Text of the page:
120Hz vs 144Hz Monitors for Gaming – Any Perceivable Difference?

Author: James Potts | Updated: | This post may contain affiliate links.

When it comes to a proper gaming setup, everything counts. Most gamers take care of the major stuff first – the mouse, keyboard, tower, and of course the internals of the PC, to make sure they have the best advantage possible and avoid even any suggestion of lag.

But what about monitors? We’ve already covered the big question surrounding HDR, so now it’s time to look at refresh rate – what is it, and is it worth shelling out for that expensive monitor that boasts 144Hz?

Let’s take a look!

Everybody Hertz – Understanding Refresh Rate

First of all, let’s take a quick look at what exactly refresh rate is – how it changes a monitor’s performance, and by extension, your gaming performance.

To clear up any confusion, it’s worth noting that refresh rate is also referred to as FPS (frames per second, not first-person shooter – in this instance). Refresh rate refers to how often your monitor will update the image on your screen.

The time between these updates is measured in milliseconds (ms), as even the monitors with the slowest refresh rate will update multiple times in a second. If they didn’t, moving images on your screen would appear jumpy and delayed.

The time in ms between each image update dictates the overall refresh rate of the monitor. This rate is measured in hertz (Hz). A Hz rate, for example, 144Hz, is usually ascribed to a monitor as a measure of its capabilities.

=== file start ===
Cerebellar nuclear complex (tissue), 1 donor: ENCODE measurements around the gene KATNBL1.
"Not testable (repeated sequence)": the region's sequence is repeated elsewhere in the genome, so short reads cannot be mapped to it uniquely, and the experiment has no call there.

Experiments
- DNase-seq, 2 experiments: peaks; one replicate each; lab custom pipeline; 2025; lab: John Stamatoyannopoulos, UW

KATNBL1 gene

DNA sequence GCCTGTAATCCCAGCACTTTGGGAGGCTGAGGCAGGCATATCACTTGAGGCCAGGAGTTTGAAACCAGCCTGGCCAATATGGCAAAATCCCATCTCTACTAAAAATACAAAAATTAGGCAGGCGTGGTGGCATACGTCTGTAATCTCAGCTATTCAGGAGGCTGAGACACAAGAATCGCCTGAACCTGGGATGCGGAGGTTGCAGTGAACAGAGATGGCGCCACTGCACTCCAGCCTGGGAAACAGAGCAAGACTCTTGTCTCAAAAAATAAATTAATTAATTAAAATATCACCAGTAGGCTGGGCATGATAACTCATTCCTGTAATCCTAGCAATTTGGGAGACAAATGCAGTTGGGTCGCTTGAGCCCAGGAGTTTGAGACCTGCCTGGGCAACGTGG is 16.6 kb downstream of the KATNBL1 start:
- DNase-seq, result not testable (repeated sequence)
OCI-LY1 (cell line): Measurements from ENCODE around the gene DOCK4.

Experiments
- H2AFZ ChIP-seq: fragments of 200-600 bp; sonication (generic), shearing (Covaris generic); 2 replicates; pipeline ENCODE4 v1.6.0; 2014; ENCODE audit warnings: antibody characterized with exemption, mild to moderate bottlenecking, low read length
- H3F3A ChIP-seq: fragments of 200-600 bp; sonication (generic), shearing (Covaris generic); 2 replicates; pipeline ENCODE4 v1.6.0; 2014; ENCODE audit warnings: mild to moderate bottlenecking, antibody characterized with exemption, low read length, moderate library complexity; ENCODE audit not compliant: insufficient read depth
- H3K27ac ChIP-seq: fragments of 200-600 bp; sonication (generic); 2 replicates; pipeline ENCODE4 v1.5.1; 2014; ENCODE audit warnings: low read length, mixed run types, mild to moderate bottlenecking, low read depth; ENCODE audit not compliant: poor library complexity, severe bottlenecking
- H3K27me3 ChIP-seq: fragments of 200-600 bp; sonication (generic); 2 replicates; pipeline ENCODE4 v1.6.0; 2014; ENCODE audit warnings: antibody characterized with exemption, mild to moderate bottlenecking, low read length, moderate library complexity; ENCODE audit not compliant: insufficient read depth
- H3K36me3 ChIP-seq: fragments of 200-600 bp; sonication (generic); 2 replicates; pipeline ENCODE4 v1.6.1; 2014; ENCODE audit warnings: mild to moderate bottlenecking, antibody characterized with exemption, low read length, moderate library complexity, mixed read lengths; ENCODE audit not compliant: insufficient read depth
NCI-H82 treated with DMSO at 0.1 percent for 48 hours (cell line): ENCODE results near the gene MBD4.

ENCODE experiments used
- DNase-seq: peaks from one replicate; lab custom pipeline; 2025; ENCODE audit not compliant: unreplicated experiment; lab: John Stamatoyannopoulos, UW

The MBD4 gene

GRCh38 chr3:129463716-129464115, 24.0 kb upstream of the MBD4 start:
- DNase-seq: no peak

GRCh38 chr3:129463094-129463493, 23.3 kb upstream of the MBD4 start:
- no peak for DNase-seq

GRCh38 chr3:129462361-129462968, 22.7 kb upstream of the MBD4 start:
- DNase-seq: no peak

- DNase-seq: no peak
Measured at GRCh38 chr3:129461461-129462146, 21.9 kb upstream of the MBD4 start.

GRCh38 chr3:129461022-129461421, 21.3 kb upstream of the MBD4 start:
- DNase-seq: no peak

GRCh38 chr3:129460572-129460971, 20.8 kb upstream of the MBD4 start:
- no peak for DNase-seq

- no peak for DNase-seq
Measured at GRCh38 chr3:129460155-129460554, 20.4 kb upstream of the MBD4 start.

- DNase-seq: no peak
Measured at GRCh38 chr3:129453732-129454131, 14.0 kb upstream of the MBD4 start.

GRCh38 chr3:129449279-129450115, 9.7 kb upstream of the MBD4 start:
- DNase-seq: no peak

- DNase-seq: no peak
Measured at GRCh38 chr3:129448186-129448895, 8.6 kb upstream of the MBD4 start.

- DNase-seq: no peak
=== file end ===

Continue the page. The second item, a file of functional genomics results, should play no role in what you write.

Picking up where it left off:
FPS usually relates to the GPU (graphics processing unit) of your computer, and the FPS number is the maximum number of frames your GPU is pushing (for your monitor to display).

But, if you’re thinking of stopping there and going out to spend hundreds of dollars on a new monitor, wait! If your GPU and CPU (central processing unit) aren’t capable of higher refresh rates, they won’t be able to keep up with your monitor, and you’re essentially wasting your money.

So, when it comes to higher refresh rates – we’re talking 120Hz, 144Hz, 180Hz, and even a staggering 240Hz – what is the actual benefit of shelling out on a high-end monitor? Do those extra few miliseconds make all the difference, or is it money ill-spent on something you won’t even notice?

Refresh Rates and Resolution

Many of you may be wondering how refresh rate works in tandem with your screen’s resolution. Obviously, the bigger and better your screen resolution, the brighter, crisper and clearer the images on it are going to look.

Problems can arise when you have a super high-quality image and a super-fast refresh rate. Your GPU and your monitor may not be capable enough to deliver both top-notch image quality as well as a super high refresh rate.

At 4K, for example, most GPUs will struggle to keep up with a 144Hz refresh rate monitor, so it’s better to seriously consider which is more important to you: image quality or speed and smoothness?

At 2K resolution, modern GPUs will fare a lot better with higher refresh rates – even 120Hz and 144Hz. But if you start pushing that refresh rate higher (180 – 240Hz), again, you’ll likely run into problems.

120Hz, 144Hz, and Beyond – When Is It Worth It?